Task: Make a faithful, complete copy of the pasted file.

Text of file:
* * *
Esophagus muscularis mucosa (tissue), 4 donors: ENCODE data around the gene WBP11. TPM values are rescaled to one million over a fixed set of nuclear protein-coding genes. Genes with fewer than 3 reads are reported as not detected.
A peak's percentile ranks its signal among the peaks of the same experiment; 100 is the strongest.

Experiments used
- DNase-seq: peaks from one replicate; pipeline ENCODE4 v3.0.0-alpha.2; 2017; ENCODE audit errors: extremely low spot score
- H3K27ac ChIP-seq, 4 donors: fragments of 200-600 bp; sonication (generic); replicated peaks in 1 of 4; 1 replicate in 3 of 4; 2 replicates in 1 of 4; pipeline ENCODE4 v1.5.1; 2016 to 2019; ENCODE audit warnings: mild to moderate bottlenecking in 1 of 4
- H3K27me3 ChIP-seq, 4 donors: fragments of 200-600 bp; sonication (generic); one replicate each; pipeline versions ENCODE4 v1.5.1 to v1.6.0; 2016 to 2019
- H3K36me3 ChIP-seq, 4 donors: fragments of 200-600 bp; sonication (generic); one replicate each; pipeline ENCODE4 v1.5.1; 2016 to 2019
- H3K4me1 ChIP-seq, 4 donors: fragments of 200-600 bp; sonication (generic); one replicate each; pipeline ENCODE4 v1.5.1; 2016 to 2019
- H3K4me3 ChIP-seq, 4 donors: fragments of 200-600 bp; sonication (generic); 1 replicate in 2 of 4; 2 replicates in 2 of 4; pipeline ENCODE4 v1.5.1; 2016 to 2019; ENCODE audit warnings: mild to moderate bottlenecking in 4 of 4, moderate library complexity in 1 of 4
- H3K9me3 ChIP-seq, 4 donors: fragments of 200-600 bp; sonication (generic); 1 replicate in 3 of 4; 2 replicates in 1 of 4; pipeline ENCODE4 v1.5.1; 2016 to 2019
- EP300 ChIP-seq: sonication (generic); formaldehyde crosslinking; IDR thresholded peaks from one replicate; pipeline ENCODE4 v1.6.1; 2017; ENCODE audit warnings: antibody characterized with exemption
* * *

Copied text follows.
Esophagus muscularis mucosa (tissue), 4 donors: ENCODE data around the gene WBP11. TPM values are rescaled to one million over a fixed set of nuclear protein-coding genes. Genes with fewer than 3 reads are reported as not detected.
A peak's percentile ranks its signal among the peaks of the same experiment; 100 is the strongest.

Experiments used
- DNase-seq: peaks from one replicate; pipeline ENCODE4 v3.0.0-alpha.2; 2017; ENCODE audit errors: extremely low spot score
- H3K27ac ChIP-seq, 4 donors: fragments of 200-600 bp; sonication (generic); replicated peaks in 1 of 4; 1 replicate in 3 of 4; 2 replicates in 1 of 4; pipeline ENCODE4 v1.5.1; 2016 to 2019; ENCODE audit warnings: mild to moderate bottlenecking in 1 of 4
- H3K27me3 ChIP-seq, 4 donors: fragments of 200-600 bp; sonication (generic); one replicate each; pipeline versions ENCODE4 v1.5.1 to v1.6.0; 2016 to 2019
- H3K36me3 ChIP-seq, 4 donors: fragments of 200-600 bp; sonication (generic); one replicate each; pipeline ENCODE4 v1.5.1; 2016 to 2019
- H3K4me1 ChIP-seq, 4 donors: fragments of 200-600 bp; sonication (generic); one replicate each; pipeline ENCODE4 v1.5.1; 2016 to 2019
- H3K4me3 ChIP-seq, 4 donors: fragments of 200-600 bp; sonication (generic); 1 replicate in 2 of 4; 2 replicates in 2 of 4; pipeline ENCODE4 v1.5.1; 2016 to 2019; ENCODE audit warnings: mild to moderate bottlenecking in 4 of 4, moderate library complexity in 1 of 4
- H3K9me3 ChIP-seq, 4 donors: fragments of 200-600 bp; sonication (generic); 1 replicate in 3 of 4; 2 replicates in 1 of 4; pipeline ENCODE4 v1.5.1; 2016 to 2019
- EP300 ChIP-seq: sonication (generic); formaldehyde crosslinking; IDR thresholded peaks from one replicate; pipeline ENCODE4 v1.6.1; 2017; ENCODE audit warnings: antibody characterized with exemption